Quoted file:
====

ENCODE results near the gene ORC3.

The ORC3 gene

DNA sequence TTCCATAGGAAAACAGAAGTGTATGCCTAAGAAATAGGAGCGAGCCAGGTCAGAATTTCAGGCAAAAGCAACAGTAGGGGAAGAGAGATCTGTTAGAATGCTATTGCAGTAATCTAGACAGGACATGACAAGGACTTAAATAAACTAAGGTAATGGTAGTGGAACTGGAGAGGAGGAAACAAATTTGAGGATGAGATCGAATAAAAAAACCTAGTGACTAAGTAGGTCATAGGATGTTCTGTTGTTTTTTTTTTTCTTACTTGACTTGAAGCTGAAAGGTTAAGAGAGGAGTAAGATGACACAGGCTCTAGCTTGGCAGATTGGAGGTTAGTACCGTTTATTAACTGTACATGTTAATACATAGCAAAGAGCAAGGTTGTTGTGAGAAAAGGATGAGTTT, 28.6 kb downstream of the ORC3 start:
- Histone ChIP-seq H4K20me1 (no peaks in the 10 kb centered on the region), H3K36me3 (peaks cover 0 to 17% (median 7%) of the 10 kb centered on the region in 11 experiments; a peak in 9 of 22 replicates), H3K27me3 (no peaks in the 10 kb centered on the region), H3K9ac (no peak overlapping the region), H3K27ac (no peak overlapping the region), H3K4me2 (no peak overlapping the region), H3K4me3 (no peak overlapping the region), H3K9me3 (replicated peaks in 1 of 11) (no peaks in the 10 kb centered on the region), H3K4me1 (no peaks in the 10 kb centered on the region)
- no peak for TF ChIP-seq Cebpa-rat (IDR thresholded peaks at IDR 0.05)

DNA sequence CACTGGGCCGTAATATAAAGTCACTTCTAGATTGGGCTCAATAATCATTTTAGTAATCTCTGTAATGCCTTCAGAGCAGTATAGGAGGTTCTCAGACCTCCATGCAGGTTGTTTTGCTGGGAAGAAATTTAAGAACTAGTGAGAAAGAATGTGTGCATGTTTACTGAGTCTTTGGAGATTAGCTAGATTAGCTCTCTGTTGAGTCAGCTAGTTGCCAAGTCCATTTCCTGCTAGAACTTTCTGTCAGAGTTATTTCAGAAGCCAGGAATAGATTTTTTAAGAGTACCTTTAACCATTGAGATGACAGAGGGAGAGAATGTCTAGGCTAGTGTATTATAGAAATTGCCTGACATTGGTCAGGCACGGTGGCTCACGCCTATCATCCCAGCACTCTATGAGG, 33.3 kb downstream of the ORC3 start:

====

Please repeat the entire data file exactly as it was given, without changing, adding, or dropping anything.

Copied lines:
ENCODE results near the gene ORC3.

The ORC3 gene

DNA sequence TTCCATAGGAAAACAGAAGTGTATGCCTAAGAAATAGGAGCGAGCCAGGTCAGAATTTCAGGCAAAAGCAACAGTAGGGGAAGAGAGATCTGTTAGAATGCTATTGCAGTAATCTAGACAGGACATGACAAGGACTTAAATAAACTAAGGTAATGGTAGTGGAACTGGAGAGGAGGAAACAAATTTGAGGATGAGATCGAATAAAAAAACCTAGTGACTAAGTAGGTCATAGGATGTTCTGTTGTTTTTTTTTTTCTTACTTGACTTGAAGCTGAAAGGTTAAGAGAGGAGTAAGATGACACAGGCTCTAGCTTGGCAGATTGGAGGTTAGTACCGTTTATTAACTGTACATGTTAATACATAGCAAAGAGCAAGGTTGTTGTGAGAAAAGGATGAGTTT, 28.6 kb downstream of the ORC3 start:
- Histone ChIP-seq H4K20me1 (no peaks in the 10 kb centered on the region), H3K36me3 (peaks cover 0 to 17% (median 7%) of the 10 kb centered on the region in 11 experiments; a peak in 9 of 22 replicates), H3K27me3 (no peaks in the 10 kb centered on the region), H3K9ac (no peak overlapping the region), H3K27ac (no peak overlapping the region), H3K4me2 (no peak overlapping the region), H3K4me3 (no peak overlapping the region), H3K9me3 (replicated peaks in 1 of 11) (no peaks in the 10 kb centered on the region), H3K4me1 (no peaks in the 10 kb centered on the region)
- no peak for TF ChIP-seq Cebpa-rat (IDR thresholded peaks at IDR 0.05)

DNA sequence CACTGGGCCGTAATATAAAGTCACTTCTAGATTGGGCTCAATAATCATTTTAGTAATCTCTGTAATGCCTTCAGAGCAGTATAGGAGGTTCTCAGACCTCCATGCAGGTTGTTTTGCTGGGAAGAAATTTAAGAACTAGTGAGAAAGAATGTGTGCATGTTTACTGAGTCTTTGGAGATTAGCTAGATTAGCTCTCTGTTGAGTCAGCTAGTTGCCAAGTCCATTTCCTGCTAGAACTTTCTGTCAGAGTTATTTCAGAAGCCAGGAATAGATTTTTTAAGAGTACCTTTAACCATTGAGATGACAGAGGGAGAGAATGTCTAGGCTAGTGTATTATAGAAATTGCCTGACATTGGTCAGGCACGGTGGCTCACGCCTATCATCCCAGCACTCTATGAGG, 33.3 kb downstream of the ORC3 start: